I have a passion for cooking, and it's probably my grandmother I can thank for it. She was a marvelous cook who could really stretch a food dollar.
All the same, I've had my share of trial and error over the years. Shortly after we were married, my husband and I were invited to a family picnic. I made the prettiest potato salad you'd ever hope to seen. There was only one problem with that dish I was so proud of—I hadn't cooked the potatoes!
This recipe came from my mother-in-law. It's very old-fashioned—in fact, the friend who gave it to her used to cook it up on an old wood stove.
With all the cherry orchards here in Bitterroot Valley, I make two batches of these preserves each summer. (I get the cherries from a nearby cannery by the gallons!) My family likes them on fresh bread, muffins, pancakes and even ice cream—the consistency's similar to a topping. I have to be careful, though, and ration the jars out or they'd be the first thing to disappear from the root cellar!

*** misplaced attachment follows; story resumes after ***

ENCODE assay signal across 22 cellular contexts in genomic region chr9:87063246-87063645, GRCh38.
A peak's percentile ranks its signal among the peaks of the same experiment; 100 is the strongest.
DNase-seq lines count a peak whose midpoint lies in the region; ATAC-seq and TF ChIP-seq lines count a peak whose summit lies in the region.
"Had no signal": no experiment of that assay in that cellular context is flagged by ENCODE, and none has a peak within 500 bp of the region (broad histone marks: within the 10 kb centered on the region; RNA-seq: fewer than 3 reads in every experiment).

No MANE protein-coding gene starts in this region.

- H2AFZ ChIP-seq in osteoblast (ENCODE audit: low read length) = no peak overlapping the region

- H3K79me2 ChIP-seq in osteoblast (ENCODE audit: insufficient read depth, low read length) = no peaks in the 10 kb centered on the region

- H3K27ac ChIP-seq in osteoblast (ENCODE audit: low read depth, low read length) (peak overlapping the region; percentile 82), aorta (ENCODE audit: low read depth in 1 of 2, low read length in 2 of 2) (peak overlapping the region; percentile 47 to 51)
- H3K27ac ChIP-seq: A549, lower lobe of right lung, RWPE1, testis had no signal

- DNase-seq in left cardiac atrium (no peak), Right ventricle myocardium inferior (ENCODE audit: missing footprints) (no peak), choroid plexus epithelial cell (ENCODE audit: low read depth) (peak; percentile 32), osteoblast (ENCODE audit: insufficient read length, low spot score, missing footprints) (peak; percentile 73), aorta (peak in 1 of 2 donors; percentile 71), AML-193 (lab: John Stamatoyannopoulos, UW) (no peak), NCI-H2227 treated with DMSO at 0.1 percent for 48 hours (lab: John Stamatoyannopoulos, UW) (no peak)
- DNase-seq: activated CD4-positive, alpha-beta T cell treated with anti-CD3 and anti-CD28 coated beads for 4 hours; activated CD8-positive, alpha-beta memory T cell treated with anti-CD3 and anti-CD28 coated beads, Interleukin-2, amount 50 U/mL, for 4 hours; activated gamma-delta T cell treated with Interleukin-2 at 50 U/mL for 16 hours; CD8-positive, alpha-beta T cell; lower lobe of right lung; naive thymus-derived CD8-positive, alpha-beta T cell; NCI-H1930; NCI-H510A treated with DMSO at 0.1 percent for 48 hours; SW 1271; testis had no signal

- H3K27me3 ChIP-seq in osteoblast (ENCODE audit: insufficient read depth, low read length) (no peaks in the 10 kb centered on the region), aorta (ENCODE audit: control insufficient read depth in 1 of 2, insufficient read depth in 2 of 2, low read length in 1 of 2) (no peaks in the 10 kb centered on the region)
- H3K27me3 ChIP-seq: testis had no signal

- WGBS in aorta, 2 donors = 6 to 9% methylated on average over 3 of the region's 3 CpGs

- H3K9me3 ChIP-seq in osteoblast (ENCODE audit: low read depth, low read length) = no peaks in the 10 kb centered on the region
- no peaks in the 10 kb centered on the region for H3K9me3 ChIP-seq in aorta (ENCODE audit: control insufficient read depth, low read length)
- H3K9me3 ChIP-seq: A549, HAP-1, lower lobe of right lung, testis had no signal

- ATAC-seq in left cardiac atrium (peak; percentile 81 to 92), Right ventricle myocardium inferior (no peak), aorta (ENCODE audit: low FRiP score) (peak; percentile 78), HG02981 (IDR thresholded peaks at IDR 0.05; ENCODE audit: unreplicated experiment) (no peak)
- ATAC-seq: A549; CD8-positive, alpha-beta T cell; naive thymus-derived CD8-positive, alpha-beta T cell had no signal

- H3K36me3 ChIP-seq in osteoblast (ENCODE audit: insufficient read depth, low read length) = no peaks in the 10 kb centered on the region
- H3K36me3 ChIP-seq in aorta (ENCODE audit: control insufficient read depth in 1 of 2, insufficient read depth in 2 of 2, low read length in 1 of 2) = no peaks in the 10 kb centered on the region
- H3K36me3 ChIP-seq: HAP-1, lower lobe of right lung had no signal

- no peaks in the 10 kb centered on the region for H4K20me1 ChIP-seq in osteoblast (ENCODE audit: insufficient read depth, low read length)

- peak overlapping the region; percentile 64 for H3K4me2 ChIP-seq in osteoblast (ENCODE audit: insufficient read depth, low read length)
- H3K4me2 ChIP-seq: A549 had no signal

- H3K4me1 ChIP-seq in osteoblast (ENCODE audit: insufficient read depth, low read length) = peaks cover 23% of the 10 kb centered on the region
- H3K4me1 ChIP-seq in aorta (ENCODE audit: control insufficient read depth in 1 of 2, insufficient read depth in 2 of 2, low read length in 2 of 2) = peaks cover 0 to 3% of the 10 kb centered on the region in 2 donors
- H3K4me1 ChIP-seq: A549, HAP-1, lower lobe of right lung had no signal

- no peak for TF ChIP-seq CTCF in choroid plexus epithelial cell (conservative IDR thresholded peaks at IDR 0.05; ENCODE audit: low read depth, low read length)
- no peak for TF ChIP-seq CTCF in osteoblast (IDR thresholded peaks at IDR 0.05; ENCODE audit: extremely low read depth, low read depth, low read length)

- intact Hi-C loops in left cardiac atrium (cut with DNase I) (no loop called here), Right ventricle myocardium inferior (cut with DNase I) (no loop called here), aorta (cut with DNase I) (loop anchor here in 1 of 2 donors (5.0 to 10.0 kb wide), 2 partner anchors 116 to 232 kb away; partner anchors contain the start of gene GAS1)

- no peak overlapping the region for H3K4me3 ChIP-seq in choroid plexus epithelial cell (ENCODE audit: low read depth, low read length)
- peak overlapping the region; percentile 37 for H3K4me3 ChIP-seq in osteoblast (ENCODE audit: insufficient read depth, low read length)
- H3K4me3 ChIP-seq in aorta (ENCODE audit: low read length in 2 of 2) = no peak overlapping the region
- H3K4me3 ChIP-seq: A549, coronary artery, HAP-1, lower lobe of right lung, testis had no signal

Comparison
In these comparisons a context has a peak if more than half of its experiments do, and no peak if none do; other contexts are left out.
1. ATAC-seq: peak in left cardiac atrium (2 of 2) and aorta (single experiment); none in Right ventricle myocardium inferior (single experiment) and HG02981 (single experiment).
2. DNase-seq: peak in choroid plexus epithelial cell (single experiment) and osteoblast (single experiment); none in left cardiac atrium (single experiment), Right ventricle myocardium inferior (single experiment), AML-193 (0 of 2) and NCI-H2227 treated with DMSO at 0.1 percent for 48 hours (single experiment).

Both my husband and I serve as 4-H leaders. We have three children—girls 16 and 14 and a son who's 12.
To be honest, I don't especially like cooking. My husband, however, loves it!
Now that he's retired, Bob's taken up making jelly. I help him with the pouring and skimming for this one—my own personal favorite. It's nice as both a breakfast spread and a topping for pork or other meat.
Bob and I have two grown daughters an also a grandson.
This is a great topping for ice cream, and—since it's thicker than sweetened berries—it's nice over sponge cake or shortcake, too. My family especially enjoys spreading with sour cream and plain yogurt over waffles. In fact, no one ever asks for maple syrup anymore! —Katie Koziolek, Hartland, Minnesota
I like to use this jelly as a condiment. It's always a conversation piece...everyone wonder about the "green" ingredient! This beautiful jelly is so easy to make and I often use it as a gift-giving item for the holidays.